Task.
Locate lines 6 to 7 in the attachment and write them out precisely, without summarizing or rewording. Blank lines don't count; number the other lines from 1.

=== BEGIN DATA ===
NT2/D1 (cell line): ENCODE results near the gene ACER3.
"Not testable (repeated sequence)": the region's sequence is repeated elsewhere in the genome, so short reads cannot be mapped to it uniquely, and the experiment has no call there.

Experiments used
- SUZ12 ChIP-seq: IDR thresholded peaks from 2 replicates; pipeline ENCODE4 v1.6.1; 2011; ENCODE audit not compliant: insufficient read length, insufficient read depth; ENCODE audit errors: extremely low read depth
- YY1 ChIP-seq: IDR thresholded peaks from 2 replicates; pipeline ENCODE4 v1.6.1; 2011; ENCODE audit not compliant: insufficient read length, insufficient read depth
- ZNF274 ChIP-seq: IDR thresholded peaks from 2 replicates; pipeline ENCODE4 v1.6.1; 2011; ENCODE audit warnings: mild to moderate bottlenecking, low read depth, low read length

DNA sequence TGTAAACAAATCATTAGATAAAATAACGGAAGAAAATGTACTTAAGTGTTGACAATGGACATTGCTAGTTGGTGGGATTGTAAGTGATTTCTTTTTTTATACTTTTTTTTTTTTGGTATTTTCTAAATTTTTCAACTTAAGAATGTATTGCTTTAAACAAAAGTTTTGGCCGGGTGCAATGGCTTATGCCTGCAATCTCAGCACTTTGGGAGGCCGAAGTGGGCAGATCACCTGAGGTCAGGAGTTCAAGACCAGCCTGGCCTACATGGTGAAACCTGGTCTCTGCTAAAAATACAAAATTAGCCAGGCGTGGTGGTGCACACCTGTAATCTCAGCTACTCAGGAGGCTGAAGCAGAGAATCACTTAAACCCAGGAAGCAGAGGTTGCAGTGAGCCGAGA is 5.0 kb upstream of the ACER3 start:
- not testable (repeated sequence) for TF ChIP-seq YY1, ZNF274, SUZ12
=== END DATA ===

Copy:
- ZNF274 ChIP-seq: IDR thresholded peaks from 2 replicates; pipeline ENCODE4 v1.6.1; 2011; ENCODE audit warnings: mild to moderate bottlenecking, low read depth, low read length

DNA sequence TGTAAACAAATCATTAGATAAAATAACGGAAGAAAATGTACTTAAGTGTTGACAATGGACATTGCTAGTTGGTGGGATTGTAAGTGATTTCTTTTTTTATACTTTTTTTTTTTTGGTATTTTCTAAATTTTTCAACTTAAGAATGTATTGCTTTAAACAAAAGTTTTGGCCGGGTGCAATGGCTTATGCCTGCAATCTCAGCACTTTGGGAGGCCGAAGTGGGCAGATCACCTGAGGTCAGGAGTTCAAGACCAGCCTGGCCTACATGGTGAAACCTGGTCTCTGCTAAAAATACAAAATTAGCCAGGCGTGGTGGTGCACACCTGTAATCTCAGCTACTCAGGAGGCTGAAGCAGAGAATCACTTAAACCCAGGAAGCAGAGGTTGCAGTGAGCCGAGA is 5.0 kb upstream of the ACER3 start: